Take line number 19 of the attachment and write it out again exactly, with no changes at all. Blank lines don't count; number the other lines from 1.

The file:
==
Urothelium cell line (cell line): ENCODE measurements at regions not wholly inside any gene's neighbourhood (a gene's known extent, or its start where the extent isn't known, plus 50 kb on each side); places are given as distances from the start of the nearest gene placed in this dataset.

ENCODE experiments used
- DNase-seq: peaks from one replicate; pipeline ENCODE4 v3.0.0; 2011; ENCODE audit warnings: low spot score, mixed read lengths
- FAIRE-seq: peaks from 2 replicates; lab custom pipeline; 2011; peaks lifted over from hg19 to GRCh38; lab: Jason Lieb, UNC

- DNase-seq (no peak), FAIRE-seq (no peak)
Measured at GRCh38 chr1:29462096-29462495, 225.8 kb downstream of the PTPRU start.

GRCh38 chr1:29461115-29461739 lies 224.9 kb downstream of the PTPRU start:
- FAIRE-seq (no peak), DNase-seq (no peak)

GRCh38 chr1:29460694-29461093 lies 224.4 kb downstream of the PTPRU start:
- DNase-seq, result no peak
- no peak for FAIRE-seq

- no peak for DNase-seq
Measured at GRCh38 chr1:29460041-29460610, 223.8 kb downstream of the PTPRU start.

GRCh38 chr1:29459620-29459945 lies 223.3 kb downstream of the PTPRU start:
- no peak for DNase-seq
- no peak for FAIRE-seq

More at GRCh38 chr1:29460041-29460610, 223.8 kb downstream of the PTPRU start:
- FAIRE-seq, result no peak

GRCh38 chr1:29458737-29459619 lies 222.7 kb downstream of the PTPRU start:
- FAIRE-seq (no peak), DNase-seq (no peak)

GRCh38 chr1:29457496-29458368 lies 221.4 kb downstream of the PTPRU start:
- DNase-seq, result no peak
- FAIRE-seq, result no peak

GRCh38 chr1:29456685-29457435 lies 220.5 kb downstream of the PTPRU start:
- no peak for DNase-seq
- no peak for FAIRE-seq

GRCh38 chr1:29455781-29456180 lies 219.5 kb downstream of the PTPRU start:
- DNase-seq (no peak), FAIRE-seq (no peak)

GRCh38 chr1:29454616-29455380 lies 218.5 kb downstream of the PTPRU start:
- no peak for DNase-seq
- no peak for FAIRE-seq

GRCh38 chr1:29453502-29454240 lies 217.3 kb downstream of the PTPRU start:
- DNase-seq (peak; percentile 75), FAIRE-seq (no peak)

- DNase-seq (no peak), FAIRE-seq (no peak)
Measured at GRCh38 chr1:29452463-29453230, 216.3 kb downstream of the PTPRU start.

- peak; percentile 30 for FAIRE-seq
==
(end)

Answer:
GRCh38 chr1:29458737-29459619 lies 222.7 kb downstream of the PTPRU start: